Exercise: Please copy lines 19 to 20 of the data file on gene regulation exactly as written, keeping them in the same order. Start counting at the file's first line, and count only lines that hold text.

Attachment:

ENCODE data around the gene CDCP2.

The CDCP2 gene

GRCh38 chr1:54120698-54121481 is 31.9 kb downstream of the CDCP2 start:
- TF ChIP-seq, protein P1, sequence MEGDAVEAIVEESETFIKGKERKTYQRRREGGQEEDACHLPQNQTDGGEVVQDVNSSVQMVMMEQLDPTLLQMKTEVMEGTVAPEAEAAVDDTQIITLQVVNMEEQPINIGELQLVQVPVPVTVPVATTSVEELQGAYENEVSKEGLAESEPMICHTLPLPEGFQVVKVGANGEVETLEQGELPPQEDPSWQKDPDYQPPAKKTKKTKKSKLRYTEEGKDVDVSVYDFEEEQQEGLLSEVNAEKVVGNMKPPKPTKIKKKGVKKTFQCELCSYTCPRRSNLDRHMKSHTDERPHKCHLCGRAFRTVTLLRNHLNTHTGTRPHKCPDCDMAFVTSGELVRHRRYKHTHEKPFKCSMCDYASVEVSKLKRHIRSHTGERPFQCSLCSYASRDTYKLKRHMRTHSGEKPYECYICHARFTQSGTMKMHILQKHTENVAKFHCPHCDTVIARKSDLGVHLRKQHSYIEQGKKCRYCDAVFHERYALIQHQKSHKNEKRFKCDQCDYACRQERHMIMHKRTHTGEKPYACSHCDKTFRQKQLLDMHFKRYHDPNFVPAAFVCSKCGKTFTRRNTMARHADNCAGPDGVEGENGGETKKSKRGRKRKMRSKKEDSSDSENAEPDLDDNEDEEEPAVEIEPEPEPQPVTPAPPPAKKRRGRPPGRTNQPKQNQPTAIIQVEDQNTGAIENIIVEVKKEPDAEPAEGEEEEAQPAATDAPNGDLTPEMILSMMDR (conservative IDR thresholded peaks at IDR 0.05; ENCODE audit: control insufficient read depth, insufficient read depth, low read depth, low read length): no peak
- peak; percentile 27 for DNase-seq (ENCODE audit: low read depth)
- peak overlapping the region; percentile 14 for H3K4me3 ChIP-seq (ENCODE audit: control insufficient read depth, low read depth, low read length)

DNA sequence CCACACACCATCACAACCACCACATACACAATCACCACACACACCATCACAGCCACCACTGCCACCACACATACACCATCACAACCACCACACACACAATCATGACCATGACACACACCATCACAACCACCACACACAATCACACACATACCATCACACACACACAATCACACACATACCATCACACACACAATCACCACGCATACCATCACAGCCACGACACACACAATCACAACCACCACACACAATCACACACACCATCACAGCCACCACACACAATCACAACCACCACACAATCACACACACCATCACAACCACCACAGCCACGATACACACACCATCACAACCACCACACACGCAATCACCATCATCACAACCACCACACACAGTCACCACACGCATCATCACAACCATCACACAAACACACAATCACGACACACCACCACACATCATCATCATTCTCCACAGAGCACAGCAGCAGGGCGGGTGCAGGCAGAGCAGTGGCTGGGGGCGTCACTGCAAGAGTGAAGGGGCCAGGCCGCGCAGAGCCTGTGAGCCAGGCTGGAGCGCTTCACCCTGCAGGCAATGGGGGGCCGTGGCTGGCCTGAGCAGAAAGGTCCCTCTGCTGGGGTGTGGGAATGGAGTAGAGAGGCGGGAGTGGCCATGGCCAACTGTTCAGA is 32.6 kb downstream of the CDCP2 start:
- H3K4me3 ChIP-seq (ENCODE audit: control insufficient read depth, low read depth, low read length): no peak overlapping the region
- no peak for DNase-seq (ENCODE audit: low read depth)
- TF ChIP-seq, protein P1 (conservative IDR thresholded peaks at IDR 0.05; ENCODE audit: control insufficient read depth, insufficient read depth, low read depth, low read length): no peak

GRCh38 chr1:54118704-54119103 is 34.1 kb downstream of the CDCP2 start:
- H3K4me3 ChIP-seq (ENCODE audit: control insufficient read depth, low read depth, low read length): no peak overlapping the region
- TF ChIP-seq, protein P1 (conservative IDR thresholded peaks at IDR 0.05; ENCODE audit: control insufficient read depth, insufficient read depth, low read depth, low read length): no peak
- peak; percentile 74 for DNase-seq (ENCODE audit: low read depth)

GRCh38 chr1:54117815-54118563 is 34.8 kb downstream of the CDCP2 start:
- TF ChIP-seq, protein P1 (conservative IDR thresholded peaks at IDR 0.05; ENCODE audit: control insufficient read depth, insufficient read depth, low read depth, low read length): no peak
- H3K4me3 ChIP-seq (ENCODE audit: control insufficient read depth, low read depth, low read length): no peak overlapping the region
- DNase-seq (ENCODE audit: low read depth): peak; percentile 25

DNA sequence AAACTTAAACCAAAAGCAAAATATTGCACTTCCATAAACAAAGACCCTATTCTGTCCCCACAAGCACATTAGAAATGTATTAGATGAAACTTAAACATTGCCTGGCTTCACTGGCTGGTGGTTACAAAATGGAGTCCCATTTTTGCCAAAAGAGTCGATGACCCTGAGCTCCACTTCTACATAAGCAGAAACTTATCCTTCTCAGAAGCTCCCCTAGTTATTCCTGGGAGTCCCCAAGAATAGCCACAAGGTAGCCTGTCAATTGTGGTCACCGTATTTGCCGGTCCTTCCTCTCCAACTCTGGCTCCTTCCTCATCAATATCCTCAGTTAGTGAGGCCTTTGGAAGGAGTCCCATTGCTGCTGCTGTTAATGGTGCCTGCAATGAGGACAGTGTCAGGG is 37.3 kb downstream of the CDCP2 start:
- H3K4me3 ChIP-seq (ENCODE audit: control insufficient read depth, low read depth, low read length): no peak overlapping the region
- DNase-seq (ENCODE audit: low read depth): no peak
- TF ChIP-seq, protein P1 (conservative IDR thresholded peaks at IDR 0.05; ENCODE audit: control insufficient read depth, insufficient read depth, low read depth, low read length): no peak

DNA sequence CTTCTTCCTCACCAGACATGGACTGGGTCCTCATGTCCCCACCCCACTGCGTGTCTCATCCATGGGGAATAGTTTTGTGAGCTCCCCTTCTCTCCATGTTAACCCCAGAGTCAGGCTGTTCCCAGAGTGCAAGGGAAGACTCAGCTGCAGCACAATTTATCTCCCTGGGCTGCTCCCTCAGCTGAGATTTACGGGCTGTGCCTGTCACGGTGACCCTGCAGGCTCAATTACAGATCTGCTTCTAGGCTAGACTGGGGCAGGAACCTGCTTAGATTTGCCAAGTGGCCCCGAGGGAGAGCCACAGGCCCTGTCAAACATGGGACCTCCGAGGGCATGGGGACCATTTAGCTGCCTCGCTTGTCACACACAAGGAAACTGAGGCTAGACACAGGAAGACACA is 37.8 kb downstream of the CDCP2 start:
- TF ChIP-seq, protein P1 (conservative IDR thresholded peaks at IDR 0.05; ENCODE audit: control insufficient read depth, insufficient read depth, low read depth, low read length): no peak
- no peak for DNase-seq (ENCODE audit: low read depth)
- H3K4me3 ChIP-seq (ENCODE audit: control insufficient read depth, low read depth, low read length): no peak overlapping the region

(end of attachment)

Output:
DNA sequence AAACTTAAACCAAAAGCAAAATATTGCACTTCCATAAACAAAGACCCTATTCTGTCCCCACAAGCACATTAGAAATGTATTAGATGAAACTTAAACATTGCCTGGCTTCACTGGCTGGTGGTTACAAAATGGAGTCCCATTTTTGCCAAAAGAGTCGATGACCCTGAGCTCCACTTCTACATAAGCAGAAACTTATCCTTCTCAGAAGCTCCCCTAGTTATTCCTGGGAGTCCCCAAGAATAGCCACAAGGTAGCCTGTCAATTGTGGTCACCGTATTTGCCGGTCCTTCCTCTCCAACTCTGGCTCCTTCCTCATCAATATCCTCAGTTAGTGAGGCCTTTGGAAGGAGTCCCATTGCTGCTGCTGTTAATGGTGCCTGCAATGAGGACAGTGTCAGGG is 37.3 kb downstream of the CDCP2 start:
- H3K4me3 ChIP-seq (ENCODE audit: control insufficient read depth, low read depth, low read length): no peak overlapping the region